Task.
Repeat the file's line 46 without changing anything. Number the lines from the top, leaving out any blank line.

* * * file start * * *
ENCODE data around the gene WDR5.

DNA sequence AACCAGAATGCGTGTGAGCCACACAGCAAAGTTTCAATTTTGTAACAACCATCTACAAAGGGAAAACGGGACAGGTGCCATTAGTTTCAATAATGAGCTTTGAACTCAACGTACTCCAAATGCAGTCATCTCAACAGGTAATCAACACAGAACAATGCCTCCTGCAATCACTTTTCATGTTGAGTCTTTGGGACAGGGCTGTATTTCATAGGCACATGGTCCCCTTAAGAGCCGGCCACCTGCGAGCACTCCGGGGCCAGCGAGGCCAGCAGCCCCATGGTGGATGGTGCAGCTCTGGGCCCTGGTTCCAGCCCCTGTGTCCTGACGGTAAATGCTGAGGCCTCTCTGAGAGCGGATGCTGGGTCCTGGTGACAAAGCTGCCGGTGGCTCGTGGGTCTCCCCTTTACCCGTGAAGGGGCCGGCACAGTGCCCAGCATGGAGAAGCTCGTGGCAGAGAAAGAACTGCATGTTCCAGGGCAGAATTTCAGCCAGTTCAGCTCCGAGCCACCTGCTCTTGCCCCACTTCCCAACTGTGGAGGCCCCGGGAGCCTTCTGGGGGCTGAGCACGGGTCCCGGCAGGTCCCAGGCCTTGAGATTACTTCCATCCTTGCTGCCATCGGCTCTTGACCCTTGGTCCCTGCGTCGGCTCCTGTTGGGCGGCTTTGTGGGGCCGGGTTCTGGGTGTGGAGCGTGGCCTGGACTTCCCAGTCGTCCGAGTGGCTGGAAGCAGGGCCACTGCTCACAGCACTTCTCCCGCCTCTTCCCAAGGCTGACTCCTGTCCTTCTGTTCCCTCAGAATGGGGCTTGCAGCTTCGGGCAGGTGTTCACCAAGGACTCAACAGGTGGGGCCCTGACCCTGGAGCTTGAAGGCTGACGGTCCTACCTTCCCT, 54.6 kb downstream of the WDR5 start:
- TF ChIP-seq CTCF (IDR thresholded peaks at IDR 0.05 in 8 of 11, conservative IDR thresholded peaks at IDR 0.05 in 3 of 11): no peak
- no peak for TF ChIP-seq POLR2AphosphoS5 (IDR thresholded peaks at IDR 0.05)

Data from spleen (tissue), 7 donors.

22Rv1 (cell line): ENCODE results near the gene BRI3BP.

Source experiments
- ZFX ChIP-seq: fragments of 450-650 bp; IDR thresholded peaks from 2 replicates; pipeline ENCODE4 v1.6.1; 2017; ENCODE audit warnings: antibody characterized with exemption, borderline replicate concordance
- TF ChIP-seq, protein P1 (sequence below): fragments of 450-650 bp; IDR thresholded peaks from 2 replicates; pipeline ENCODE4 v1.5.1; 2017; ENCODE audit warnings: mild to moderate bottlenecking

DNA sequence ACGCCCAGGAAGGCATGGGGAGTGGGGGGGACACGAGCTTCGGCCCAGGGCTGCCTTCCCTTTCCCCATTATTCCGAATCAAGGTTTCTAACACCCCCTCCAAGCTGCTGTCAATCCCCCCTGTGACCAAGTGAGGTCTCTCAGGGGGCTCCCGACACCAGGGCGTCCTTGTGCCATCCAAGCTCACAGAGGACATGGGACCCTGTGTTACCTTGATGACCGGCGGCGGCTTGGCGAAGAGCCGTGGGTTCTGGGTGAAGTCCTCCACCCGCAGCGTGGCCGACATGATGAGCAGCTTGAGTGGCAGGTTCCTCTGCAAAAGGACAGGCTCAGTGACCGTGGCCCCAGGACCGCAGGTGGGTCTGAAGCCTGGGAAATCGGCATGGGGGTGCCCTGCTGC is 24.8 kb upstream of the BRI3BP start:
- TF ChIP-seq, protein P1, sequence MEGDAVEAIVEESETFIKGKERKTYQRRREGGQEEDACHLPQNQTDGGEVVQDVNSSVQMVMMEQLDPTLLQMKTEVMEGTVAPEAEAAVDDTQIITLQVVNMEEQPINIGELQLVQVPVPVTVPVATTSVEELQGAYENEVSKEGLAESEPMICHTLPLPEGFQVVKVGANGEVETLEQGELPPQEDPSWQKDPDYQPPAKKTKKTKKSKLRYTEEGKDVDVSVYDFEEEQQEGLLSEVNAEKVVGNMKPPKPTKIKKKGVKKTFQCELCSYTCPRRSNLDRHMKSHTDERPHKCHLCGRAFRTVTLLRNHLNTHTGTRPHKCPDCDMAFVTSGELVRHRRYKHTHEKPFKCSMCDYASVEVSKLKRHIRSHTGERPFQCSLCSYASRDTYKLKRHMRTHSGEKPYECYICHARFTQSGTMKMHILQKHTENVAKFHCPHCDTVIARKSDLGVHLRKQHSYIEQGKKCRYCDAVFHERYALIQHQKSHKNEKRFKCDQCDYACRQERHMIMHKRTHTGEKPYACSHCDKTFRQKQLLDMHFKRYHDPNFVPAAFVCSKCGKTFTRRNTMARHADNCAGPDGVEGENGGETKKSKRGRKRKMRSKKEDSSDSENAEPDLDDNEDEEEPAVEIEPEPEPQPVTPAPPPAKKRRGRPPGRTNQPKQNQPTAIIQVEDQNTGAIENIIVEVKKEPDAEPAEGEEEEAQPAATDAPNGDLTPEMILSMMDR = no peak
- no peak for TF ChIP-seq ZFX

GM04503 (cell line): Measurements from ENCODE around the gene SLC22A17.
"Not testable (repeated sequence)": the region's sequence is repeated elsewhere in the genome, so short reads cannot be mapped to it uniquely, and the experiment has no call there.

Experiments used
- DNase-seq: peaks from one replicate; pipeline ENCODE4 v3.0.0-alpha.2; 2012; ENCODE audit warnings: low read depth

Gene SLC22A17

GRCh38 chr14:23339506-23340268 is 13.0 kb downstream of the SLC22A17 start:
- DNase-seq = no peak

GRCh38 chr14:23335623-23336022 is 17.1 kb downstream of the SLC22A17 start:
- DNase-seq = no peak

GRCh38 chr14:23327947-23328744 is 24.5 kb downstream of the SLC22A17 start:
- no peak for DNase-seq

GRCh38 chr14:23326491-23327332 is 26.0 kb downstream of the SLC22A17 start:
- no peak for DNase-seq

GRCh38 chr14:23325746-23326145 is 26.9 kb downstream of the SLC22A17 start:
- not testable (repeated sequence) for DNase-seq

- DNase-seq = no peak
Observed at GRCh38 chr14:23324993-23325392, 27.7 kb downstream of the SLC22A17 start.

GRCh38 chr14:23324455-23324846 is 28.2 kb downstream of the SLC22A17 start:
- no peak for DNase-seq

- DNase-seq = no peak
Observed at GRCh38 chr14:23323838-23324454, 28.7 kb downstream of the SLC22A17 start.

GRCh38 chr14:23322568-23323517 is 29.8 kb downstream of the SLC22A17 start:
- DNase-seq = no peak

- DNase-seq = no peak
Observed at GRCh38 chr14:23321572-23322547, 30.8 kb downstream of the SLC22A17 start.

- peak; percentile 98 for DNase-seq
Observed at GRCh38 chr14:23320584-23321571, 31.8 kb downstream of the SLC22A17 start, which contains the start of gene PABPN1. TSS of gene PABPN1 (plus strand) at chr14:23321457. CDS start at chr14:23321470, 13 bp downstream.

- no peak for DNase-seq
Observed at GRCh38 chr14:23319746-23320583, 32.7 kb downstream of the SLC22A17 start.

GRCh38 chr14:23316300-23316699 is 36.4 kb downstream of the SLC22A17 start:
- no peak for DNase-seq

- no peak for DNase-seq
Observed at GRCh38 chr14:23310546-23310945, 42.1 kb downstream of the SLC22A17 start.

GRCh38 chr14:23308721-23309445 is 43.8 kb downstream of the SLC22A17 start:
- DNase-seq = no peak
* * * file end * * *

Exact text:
GRCh38 chr14:23308721-23309445 is 43.8 kb downstream of the SLC22A17 start: